Drug developers are increasingly aware that products that fail to address distasteful or harmful side effects, or to mitigate dose / form / formulation issues, dosage or delivery complexity and other barriers like portability and price, will be challenged in the marketplace. Dr. Thomas Hein, Senior Vice President of Commercial and Regulatory Affairs at Hermes Pharma, cited a 2014 Spiegel Institute survey that revealed that roughly half of the population has difficulty in swallowing tablets and capsules.8 This issue is prevalent across all demographics, and taste and texture also cause adherence issues and consumer complaints. Hein cited the study to set the stage for his discussion of dose form issues and innovation: “Companies are responding by tackling these difficulties from new angles in the pursuit of innovative solutions.” For all of these solutions, he said, a core strategy points to putting consumers directly at the center of the business.
Technologies that support easy-to-use dosage and packaging forms are readily available and CDMOs like Unither Pharmaceuticals have been innovating solutions successfully for their customers for years. Specializing in the development and contract manufacturing of non-parenteral sterile and oral dose products, Unither offers a comprehensive range of single-use dosage forms and delivery systems that help mitigate pharmionic issues and support an effective patient-centric therapy. Unither has experience with many primary packaging forms including single-dose stick-packs and sterile blow-fill-seal containers. These forms are proven to be a convenient and affordable way to consume single doses of liquid and semi-liquid medicines, as well as patient friendly respiratory and orally-digestible dose (OGD) formulations. These and other innovations allow Unither to support its customers’ patient-centric drug development plans and simplify the lives of patients in real-world use.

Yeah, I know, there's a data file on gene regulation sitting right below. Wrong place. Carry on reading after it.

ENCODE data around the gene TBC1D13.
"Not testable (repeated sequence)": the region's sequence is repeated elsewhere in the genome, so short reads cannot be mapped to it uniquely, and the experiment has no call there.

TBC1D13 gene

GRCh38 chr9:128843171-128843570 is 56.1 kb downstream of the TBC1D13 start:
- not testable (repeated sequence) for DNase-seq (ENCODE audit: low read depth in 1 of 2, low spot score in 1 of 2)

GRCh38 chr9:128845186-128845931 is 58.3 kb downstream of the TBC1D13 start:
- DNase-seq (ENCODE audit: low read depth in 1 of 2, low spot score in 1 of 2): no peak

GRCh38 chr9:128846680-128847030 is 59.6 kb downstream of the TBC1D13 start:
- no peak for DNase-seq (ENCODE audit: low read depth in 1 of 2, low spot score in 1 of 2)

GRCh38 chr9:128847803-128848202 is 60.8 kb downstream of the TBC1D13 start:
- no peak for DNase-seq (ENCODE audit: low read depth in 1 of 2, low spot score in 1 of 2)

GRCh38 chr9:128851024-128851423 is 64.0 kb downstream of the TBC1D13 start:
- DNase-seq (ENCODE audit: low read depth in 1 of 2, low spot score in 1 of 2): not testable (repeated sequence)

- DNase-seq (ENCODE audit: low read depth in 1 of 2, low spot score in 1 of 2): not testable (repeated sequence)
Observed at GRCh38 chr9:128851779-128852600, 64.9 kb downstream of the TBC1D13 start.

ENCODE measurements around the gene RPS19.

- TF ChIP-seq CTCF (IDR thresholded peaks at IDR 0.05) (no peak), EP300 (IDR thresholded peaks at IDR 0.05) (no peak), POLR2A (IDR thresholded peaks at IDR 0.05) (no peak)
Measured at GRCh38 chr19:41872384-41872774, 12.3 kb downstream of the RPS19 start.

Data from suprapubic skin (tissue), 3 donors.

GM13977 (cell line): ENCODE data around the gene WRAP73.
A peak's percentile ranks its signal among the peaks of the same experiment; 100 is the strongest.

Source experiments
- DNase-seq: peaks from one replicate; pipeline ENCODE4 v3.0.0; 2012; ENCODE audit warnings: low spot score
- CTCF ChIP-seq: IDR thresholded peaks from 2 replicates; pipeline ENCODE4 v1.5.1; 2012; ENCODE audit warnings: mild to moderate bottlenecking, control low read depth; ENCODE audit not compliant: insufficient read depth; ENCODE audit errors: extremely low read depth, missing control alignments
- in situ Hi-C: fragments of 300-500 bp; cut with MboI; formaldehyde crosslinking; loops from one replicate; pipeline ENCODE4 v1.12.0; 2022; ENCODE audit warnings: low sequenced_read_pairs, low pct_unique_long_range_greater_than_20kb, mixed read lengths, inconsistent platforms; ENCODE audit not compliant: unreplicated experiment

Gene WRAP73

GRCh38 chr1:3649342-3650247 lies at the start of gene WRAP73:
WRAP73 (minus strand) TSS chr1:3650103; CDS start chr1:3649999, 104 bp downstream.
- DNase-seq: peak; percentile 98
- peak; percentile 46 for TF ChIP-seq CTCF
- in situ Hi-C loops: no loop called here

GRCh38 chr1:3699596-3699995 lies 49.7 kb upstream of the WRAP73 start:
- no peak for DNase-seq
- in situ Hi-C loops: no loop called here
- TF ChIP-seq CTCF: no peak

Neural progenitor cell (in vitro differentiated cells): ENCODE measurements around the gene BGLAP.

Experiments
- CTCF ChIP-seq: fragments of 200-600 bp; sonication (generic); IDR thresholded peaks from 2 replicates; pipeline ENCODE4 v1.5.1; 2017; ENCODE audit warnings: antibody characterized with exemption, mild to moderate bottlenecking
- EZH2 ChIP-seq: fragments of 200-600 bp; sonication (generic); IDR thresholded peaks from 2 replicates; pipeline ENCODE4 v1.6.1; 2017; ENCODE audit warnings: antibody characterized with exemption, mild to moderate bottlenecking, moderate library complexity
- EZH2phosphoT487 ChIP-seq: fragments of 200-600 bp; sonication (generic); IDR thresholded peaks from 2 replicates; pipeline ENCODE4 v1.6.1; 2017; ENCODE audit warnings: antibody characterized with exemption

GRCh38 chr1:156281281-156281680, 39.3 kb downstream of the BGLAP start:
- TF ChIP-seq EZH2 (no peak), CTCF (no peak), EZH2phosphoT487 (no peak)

Moving forward, patients and health care systems will not accept medicines that fail to conform to consumer preferences or deliver expected results in real-world use. Pharmaceutical companies unwilling to consider these imperatives earlier in development are likely to face mounting uncertainty and risk; less return on R&D investment; and products less able to meet the demands of regulators, government agencies, healthcare systems and patients. Above all, the industry must innovate, working collaboratively to apply the best pharmacokinetic, pharmacodynamic and pharmionic science to create the high-value, high-performing therapies and better health outcomes the world is demanding.